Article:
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How exactly would one do messaging?

I was cleaning out my desk and came across a printout of an email from Carl explaining how threads are evil and 'messaging' is the way to go. REBOL is advertised as a 'messaging language.' But I don't understand how one actually would DO 'messaging.' I assume it refers to small applications communicating with one another. But how is that done? Is that what TCP ports are for? And what is a message? A block? An object? A file of words and values? I wonder if someone could give me a broad '25-words-or-less' summary of what it all means.
    
I get this feeling that there is something important that I don't 'get' because I live in an alternate reality of third-generation programming languages.
    
Thank you.

posted by:   Steven White       22-May-2015/10:43:46-7:00



Hi @StevenWhite...
    
You might get a faster conversational loop closure on StackOverflow chat. We are still trying to keep things active over there.
    
     https://trello.com/c/itorjj3b
    
    
> And what is a message? A block? An object? A file of
> words and values?
    
Without seeing a copy of the mail in question, it gets even harder to explain what someone else meant by what they said (compared to the natural difficulty of speaking for someone else in the first place).
    
But I imagine what Carl was *likely* envisioning was probably something along the lines of a JSON. Rebol blocks could be sent over the wire as molded strings (or even some more efficient format, e.g. "REDBIN"). So there's probably nothing more profound in the statement than what you would see today if you look at web services passing JSON messages around (perhaps using protocol buffers when that's too slow).
    
That said: it's important to remember that the ideas were being put forth in a time before JSON. And Douglas Crockford credits Rebol for offering inspiration to push the web that direction.
    
In practice, Rebol's binding model and complex collection of types make it somewhat hard. One reason JSON succeeds is because of how easy it is to do it in other languages. The closest Rebol has is "Ren", and I could write way more than 25 words about why it's tricky and full of design questions to use it in the way JSON is used:
    
     https://github.com/humanistic/REN
    
It's likely that Carl's prediction could be seen to have come to pass (and there were others talking about it as well; I didn't predict JSON, though I did predict Node.JS years early). I'm sure there would have been a time where a language like JavaScript...with no mutexes, semaphores, or ability to spawn threads--would have been never considered a "language of the future". Yet there was tremendous latent value in having a network and a standard. The conventional standards of what made a good or bad language in the eyes of techies shifted.
    
Anyway... once Rebol was a few steps ahead in the "X Internet" game. These days, Red and Rebol have to play catch-up. But hopefully armed with some deep experience and a willingness to adapt.

posted by:   Fork       23-May-2015/16:26:06-7:00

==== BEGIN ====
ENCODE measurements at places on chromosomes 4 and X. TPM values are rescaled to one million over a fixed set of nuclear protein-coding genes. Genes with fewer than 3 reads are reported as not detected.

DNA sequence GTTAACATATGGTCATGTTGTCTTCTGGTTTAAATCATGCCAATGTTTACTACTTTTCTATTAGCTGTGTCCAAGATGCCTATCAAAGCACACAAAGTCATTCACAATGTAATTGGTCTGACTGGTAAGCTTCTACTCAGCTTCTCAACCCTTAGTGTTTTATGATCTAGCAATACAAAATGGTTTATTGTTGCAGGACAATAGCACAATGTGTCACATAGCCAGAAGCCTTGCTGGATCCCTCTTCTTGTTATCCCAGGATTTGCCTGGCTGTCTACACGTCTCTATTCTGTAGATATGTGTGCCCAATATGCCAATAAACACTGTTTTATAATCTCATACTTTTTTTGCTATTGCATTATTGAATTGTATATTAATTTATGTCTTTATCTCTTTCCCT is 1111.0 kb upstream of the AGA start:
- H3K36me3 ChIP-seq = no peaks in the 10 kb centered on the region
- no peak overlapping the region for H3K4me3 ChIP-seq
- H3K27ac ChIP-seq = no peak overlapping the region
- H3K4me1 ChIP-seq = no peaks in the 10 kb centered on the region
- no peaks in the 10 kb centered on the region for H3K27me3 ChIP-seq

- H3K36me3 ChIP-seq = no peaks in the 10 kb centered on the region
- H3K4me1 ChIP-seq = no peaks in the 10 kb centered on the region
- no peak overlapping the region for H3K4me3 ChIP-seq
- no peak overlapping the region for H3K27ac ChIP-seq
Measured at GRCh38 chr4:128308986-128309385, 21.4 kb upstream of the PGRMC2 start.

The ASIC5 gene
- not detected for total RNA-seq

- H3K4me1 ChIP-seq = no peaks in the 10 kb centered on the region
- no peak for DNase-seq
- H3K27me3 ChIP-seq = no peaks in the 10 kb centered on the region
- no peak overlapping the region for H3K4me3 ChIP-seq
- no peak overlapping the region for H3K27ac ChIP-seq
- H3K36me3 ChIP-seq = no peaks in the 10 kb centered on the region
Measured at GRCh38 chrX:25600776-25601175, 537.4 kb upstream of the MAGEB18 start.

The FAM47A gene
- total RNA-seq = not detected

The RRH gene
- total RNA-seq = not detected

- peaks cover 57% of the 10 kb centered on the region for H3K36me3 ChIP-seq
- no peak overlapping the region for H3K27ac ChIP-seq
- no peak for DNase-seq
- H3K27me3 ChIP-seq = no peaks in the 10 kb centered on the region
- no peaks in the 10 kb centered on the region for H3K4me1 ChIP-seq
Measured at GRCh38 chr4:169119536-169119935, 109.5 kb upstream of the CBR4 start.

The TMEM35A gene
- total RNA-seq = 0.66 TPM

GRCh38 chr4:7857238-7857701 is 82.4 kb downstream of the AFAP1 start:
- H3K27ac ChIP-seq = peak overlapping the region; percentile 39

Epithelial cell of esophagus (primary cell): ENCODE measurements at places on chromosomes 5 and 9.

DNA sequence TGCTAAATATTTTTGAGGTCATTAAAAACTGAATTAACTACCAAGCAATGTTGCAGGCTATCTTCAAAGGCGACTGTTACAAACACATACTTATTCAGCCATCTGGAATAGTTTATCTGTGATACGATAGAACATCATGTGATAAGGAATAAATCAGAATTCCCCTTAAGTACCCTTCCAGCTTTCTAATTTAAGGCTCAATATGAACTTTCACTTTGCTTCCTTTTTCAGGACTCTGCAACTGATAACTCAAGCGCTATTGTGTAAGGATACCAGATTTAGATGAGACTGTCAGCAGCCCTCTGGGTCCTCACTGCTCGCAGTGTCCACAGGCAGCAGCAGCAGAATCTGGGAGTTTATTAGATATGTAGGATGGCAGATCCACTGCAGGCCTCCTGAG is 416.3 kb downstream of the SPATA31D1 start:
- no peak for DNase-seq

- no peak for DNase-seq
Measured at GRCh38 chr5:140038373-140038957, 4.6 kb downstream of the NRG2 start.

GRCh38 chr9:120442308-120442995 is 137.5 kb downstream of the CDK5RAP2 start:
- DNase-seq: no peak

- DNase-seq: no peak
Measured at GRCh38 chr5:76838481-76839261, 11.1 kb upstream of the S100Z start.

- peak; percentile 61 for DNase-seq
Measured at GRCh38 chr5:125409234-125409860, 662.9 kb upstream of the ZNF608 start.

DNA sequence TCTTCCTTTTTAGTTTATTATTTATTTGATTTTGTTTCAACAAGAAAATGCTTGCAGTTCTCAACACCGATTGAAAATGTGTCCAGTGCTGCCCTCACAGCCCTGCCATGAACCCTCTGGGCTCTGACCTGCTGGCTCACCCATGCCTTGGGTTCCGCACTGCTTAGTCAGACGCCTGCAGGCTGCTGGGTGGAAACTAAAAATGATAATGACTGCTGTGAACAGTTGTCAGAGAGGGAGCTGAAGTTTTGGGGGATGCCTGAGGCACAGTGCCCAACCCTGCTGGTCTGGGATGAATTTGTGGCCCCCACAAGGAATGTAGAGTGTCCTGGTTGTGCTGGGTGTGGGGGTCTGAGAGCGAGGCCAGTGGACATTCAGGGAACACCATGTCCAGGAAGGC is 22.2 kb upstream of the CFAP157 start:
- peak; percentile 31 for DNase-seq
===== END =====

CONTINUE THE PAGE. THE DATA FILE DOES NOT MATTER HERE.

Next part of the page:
I have thought messaging by dialect data exchange was the means.    
    
But REBOL needed NAT traversal examples, maybe a STUN/TURN server to suceed?
    


posted by:   Hal       24-May-2015/0:08:59-7:00



I think the idea of a "messaging language" has roots in a few different places. I'll try to explain what I know, but bear with me because I'm only relaying info I don't fully understand.
    
1. I think Carl was impressed by the power that a language like Rexx (ARexx in this case) was able to achieve for the Amiga computer. ARexx was simple but able to invoke libraries and "connect" different applications, which was fairly radical at the time. So, take this concept of being able to connect different apps and libraries together in far more robust ways than UNIX pipes.
    
2. I think that Postscript was potentially influential in terms of device independence -- it is a rich language which could run on many different types of hardware (e.g., printers).
    
3. I think that Logo and Forth also brought many ideas in terms of simplicity and elegance of language concepts and implementation.
    
So, to tie the above together. I think Carl wanted to create a powerful, small, elegant, device-independent, network-aware language that could connect different apps across the entire Web. In other words, a new "messaging language". In the mid-90's I think only a few monstrosities were in this space (e.g. CORBA), so to achieve this to the extent that he did is quite a feat.
    
I think the programming world was a bit more incremental and did not share this vision-- the commercial space was more focused on how we could get digital baubles (e.g. Flash) on web pages, and developers weren't keen on doing things different than in the past (and to the extend that they did, Java seemed offer the new path forward) and most yawned at the idea of simple being a new interpreted, non-curly-brace language.
    
You probably needed to share some of those specific challenges in that point in computing history (early 80's) to appreciate and grasp what the next big step forward *could* have been.

posted by:   Edoc       6-Jul-2015/12:06:32-7:00



As for DO'ing messaging, I think you have it right. Open a port and pass a message (maybe encrypted) to another rebol app. I have to believe that REBOL/IOS served as an model of the messaging principles.

posted by:   Edoc       6-Jul-2015/13:55:40-7:00



Try to read a bit about the Rebol/Services. It was supposed to be a bit overhauled, but it is a dialected way of messaging. It might be just one example of what Carl had in mind, but interesting one indeed ...
    
http://www.rebol.com/docs/services/

posted by:   -pekr-       16-Jul-2015/15:29:07-7:00